That was a strong incentive to put our members first, and really take care of them, or the alliance partner lost a significant source of business. The credit union industry is in much the same position as we were at USAA; members are the most valuable asset, and we can work together to leverage the membership to provide them product value and service that they could not obtain on their own.

I hope to help the industry grow and satisfy their members by utilizing the CUSO structure, and help them be comfortable allowing a CUSO to serve their members, through the performance evaluation questionnaire approach that we used so successfully at USAA.

Also as part of my role in NACUSO, I would like to help more credit unions get comfortable with using CUSOs than are currently using them. I want to help them understand the benefits of CUSOs and how they can be confident their members will be delighted with the product/service provided through a CUSO is a significant step in winning over more of the industry.

CUJ: In the last year Tom Davis has spoken of his vision of a "CUSOs Version 3.0," a networked business design wherein if one network cannot meet the needs of a credit union, then it can connect with other networks, and so on. Is this something you will champion, as well? Or do you have your own ideas for the future of CUSOs?

Antonini: Yes, CUSOs V. 3.0 makes sense to me. It is the next natural progression of finding innovative networked business solutions that help credit unions serve their members better and provide a better product value.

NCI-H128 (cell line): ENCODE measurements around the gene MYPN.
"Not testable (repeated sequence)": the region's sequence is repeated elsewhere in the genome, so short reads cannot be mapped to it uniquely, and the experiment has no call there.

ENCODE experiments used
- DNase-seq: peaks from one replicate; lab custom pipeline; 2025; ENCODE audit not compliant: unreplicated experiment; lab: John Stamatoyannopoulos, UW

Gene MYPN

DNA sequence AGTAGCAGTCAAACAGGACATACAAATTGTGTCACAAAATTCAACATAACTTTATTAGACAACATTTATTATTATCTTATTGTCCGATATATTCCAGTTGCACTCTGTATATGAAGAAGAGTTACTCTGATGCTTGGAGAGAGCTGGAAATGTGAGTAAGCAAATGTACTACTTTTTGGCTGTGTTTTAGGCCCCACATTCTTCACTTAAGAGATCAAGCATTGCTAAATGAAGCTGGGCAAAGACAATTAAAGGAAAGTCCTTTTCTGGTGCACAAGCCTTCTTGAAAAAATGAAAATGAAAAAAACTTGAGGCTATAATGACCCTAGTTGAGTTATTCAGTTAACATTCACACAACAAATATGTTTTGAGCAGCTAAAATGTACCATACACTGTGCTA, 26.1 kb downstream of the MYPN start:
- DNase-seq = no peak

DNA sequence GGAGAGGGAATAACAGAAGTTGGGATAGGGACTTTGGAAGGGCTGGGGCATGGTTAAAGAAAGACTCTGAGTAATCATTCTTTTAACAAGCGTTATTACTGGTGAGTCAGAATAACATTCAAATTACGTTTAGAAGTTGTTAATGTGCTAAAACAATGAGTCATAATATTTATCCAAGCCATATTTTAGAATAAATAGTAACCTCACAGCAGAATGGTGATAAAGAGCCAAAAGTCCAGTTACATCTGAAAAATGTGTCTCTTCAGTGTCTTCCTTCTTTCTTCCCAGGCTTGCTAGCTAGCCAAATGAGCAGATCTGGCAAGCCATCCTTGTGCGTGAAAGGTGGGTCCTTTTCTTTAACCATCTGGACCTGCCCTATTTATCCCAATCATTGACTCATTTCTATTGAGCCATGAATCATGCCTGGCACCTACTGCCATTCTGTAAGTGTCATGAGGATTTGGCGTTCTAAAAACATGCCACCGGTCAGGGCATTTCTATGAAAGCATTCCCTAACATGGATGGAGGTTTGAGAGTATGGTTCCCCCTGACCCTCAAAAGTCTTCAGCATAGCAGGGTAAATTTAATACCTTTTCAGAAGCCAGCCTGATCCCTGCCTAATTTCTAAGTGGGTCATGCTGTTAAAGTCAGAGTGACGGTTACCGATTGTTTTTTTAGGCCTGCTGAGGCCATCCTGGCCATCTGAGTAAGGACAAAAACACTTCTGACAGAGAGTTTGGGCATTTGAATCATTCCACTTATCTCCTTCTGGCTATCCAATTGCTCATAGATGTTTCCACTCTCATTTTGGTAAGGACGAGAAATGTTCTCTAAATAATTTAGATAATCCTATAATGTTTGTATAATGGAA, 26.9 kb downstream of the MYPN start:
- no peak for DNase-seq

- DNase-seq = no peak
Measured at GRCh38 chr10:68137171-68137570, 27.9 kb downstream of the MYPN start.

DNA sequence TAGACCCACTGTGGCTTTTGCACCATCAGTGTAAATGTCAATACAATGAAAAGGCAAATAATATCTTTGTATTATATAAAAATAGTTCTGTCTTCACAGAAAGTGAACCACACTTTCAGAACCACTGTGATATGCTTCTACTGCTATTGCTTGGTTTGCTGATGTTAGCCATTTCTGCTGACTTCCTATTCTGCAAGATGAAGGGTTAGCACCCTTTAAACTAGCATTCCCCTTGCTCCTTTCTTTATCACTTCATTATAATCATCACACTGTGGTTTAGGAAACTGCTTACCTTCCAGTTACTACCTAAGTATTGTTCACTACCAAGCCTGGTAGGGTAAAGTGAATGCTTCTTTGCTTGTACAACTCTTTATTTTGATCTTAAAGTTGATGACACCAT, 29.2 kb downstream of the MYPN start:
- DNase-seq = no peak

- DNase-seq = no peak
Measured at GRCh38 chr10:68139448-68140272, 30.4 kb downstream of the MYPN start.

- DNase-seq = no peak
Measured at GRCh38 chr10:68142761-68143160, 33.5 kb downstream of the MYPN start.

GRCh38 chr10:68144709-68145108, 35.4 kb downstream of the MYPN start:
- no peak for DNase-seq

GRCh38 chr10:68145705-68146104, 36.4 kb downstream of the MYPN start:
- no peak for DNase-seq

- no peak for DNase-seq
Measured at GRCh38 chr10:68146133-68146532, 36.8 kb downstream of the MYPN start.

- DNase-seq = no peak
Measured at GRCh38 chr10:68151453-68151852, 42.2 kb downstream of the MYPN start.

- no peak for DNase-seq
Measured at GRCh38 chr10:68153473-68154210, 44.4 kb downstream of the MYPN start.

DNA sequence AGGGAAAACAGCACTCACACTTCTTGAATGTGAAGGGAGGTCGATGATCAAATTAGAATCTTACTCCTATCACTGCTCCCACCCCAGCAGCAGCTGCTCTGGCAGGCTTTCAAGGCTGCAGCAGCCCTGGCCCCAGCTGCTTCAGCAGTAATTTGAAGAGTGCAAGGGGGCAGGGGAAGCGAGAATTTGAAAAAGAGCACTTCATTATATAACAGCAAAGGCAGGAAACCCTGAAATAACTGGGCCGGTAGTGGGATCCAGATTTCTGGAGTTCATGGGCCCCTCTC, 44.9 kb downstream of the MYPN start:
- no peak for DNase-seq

If we pull together and leverage the power of the credit union industry's membership, we can build a significant competitive advantage over the banks against whom we compete-and where I worked for more than 20 years, so I understand the banking industry and its focus-and provide a future full of growth and satisfied members.

I am excited about the potential of what we can do together utilizing NACUSO's existing partners, and I think there is a tremendous opportunity to win the support of many more credit unions across the country if we can start to deliver on improving the retention and profitability of their members through winning a greater share of wallet of existing members.

Also, we should be helping bank customers-who have not given much thought to joining a credit union-to understand the benefits of belonging to a credit union focused on providing outstanding service and recognized product value, especially through lower costs by leveraging the CUSO model to help keep costs low by sharing infrastructure expenses. For most bank customers, who are sick and tired of the excessive fees of banks and generally don't trust them, realizing that they can join a credit union and have their personal financial needs fully met would be a relief and welcome news. I want to help the industry convey that message.